Two's company

COMEDY Girls with Big Jests; Two Giddy Kippers King's Head Theatre, London
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The Independent Culture
Television schedulers love comedy double acts almost as much as National Lottery draws. Constantly trawling the circuit in search of the new Morecombe and Wise, they could do a lot worse than check out the two up-and-coming pairings currently at the King's Head Theatre in London.

Don't be put off by the fnar-fnar overtones of Girls with Big Jests; Henri Garden and Phil Fordham are a lot sharper than that Carry On-style title would suggest. It covers everything from randy, superannuated explorers and a punk band singing along to the theme tune from Casualty to American ladies who lunch comparing cosmetic surgery ("Gucci have brought out a fabulous new colostomy bag") and a wicked send-up of the open-mouthed posing of the Spice Girls in which the other parts are played with great conviction by three blow-up dollies.

The show has an overarching theme - that the pair struggle through the skits barely able to tolerate each other's company. From the moment Garden misses the big opening number because she's in the shower, they spend much of their time on stage arguing. From Laurel and Hardy onwards, all the best double acts have been fuelled by fully leaded acrimony.

Girls with Big Jests closes with a song in which Fordham complains about Garden's flatulence. As any fan of the campfire scene in Blazing Saddles will tell you, you can't go wrong with a good, old-fashioned fart gag.

In Two Giddy Kippers, Andy Parsons and Henry Naylor could also bitch for Britain. They have their moments of pure silliness - they perform a winning, "Stars on 45"-type hits compilation on Fisher Price toys in which Naylor plays "Purple Haze" on a baby guitar with his teeth. But they are at their best at each other's throats.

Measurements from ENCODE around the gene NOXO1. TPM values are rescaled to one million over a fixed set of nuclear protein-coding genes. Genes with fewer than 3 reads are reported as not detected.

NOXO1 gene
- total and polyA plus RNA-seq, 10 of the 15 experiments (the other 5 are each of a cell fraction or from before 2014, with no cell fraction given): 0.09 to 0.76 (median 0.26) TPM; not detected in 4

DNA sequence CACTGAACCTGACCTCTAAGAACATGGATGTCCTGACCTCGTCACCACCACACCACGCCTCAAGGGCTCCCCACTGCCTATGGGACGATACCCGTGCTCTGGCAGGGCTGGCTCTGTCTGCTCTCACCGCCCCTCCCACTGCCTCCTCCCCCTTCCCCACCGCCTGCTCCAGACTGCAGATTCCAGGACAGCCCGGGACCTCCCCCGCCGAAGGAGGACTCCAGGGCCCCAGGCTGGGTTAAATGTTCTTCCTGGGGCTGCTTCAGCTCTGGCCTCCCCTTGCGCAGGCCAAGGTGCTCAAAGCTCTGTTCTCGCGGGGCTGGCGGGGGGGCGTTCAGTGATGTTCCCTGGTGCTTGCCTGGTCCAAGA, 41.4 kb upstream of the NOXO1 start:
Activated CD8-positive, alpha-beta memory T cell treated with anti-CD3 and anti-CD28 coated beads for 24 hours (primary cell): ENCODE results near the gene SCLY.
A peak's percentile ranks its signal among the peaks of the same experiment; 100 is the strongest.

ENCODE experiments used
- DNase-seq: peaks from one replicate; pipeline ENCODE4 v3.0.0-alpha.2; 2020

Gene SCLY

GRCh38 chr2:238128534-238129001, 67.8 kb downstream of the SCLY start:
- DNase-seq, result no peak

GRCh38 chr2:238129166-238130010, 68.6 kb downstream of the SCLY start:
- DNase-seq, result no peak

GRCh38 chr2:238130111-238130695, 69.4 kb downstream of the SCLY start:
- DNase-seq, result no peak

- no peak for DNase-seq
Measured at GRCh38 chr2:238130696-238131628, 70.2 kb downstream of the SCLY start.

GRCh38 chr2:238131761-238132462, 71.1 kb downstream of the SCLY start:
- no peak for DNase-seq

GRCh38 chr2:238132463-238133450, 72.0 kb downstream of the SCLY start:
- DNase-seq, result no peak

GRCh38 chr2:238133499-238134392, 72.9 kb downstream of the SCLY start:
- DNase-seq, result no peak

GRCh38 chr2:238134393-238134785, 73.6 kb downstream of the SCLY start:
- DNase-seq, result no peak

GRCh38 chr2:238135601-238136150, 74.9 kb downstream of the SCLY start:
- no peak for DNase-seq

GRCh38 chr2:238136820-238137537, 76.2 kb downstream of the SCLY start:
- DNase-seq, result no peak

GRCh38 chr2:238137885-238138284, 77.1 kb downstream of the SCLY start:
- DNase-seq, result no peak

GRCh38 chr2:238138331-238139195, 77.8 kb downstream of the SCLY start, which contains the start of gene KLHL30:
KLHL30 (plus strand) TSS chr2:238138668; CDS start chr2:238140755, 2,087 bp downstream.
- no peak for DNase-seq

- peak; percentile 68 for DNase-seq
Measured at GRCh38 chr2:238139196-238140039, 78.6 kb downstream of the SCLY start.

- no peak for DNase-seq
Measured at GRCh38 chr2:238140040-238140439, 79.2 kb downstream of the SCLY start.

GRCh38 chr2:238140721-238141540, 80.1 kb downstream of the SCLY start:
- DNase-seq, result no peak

The tension begins as the squat Parsons reads out his rude best-man's speech for the unfeasibly tall Naylor's forthcoming wedding. It then rapidly degenerates. When Parsons shouts that everyone in Supermarket Sweep is from Naylor's native Yorkshire because "it's their best hope of a bloody meal", Naylor retorts, "at least in Yorkshire we don't look like the love child of Mel Smith and Keith Chegwin."

It segues into an artfully constructed slanging match in which they use quotations from pop songs and films to insult each other. The row climaxes with Naylor smashing the plate Parsons has given him as a wedding present with a hammer. "What's this?" Naylor asks. "The man at the start of the Rank films." It is edgy stuff, treading a fine line between humiliation and humour.

They exit to the sound of the "That's All, Folks" tune - an appropriate choice for a pair whose bravura bickering is worthy of Tom and Jerry.

'Girls with Big Jests' and 'Two Giddy Kippers' continue at the King's Head Theatre, London N1 (0171-226 1916) to 16 February

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